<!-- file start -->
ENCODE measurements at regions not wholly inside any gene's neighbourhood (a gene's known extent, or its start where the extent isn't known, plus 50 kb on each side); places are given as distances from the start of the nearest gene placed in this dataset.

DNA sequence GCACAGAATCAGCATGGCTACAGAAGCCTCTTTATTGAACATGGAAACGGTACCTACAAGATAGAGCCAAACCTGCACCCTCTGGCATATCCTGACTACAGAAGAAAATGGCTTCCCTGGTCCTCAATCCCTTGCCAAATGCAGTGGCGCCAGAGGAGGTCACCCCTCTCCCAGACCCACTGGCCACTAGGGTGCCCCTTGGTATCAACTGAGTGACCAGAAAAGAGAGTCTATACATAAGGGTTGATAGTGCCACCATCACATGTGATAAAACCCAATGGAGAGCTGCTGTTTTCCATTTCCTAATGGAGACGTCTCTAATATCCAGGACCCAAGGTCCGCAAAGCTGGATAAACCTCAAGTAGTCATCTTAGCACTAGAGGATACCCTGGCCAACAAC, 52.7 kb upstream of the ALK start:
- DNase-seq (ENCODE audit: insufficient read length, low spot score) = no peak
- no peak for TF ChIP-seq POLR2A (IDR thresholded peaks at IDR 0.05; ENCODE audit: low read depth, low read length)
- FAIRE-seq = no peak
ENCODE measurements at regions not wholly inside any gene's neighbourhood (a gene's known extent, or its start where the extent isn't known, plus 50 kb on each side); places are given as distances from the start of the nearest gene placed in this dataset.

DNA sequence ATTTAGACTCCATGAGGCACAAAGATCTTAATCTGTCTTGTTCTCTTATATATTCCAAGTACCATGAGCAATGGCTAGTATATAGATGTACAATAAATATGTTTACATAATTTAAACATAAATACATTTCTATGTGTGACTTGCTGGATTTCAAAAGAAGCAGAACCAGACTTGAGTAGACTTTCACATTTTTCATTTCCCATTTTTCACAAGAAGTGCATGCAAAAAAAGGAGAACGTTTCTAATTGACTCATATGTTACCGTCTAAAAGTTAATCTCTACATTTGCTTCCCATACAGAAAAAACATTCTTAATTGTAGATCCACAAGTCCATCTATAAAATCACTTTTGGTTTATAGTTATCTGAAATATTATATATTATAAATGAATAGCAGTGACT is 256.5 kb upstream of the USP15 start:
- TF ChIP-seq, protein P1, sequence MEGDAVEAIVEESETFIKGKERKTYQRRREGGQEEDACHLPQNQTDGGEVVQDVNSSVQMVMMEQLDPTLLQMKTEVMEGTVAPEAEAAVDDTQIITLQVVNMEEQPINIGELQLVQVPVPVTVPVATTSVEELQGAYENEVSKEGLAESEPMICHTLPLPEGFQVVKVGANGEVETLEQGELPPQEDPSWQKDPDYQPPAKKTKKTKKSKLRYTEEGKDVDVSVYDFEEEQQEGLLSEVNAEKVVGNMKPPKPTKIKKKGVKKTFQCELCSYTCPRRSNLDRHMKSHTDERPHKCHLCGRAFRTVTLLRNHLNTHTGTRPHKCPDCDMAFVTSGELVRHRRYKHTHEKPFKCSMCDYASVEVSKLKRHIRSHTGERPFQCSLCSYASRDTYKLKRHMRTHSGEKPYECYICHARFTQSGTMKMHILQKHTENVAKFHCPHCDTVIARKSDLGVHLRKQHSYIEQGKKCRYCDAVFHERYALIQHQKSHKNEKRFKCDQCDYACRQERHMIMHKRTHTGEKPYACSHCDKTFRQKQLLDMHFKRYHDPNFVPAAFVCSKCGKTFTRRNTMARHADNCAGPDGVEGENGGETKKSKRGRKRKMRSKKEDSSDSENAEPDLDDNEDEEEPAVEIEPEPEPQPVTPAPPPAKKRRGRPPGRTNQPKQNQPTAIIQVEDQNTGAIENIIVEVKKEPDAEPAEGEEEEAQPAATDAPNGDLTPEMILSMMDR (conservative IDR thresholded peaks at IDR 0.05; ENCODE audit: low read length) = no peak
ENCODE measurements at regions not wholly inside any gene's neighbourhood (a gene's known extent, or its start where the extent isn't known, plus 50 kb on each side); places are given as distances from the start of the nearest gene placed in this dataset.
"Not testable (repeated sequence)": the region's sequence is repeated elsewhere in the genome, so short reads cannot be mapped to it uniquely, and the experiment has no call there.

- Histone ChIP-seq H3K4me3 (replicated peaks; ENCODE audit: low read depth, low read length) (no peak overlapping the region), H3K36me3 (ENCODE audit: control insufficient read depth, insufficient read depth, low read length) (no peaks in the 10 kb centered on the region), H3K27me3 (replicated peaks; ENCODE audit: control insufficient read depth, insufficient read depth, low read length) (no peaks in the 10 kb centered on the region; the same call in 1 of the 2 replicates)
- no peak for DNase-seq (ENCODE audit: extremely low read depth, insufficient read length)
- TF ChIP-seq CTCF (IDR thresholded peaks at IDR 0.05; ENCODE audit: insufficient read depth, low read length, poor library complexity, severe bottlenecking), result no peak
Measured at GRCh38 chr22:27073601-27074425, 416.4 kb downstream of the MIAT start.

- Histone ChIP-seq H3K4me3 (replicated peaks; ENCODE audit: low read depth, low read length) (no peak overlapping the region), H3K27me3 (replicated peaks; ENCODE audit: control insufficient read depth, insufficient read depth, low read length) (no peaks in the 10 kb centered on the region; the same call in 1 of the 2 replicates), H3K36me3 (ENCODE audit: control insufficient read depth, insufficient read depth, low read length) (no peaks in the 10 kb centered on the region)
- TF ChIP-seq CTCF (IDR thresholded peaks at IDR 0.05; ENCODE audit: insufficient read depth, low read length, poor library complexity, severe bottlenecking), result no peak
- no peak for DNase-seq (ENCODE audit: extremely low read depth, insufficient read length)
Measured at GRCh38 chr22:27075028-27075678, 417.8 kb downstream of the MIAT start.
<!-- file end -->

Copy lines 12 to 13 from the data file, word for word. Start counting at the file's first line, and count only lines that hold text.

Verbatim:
- no peak for DNase-seq (ENCODE audit: extremely low read depth, insufficient read length)
- TF ChIP-seq CTCF (IDR thresholded peaks at IDR 0.05; ENCODE audit: insufficient read depth, low read length, poor library complexity, severe bottlenecking), result no peak